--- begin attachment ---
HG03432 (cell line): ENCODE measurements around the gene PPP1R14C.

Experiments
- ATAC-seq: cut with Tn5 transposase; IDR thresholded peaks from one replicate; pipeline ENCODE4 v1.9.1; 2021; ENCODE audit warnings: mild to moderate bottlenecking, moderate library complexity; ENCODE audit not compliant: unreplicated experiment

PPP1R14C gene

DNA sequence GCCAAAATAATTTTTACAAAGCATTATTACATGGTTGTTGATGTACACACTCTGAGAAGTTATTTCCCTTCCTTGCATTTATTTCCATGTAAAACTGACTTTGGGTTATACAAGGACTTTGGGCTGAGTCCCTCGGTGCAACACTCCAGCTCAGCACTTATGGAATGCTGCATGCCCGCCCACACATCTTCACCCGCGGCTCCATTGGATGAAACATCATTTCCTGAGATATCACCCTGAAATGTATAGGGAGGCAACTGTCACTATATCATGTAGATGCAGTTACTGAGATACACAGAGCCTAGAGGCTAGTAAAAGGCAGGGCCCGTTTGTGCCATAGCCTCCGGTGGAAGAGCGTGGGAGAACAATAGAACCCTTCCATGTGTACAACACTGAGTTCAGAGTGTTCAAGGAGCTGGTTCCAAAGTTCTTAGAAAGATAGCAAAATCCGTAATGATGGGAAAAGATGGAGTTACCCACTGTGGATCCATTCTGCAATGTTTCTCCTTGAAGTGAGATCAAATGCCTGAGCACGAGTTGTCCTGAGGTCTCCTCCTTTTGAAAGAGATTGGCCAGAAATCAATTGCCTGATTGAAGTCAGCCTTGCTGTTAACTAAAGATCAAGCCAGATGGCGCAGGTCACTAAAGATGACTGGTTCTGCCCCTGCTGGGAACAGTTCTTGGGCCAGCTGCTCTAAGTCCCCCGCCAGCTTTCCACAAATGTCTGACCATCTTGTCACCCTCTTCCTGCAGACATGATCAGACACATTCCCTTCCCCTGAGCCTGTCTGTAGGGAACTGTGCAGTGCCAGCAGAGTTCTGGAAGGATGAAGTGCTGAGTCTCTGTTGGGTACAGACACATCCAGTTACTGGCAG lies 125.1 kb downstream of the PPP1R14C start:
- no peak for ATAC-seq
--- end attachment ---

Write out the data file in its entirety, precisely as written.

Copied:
HG03432 (cell line): ENCODE measurements around the gene PPP1R14C.

Experiments
- ATAC-seq: cut with Tn5 transposase; IDR thresholded peaks from one replicate; pipeline ENCODE4 v1.9.1; 2021; ENCODE audit warnings: mild to moderate bottlenecking, moderate library complexity; ENCODE audit not compliant: unreplicated experiment

PPP1R14C gene

DNA sequence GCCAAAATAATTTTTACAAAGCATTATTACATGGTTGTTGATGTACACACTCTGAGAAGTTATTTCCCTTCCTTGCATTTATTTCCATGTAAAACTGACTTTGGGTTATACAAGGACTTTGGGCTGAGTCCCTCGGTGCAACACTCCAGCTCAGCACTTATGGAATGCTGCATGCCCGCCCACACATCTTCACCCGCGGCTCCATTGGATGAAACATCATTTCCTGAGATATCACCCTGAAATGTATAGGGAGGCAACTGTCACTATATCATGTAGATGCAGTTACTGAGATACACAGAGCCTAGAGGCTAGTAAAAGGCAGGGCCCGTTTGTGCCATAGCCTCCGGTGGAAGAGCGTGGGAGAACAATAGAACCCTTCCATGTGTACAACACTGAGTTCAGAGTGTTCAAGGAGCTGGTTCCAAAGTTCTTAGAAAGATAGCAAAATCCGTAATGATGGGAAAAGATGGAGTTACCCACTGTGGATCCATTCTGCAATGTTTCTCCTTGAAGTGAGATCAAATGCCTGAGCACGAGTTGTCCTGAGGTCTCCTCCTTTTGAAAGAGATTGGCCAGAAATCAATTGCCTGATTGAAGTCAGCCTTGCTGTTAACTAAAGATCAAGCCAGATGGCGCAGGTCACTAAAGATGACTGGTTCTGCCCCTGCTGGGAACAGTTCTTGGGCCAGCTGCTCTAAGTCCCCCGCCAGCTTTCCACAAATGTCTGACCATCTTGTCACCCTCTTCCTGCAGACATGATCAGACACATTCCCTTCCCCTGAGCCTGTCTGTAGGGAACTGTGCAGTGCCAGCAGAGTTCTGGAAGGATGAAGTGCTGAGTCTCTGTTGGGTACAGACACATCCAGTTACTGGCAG lies 125.1 kb downstream of the PPP1R14C start:
- no peak for ATAC-seq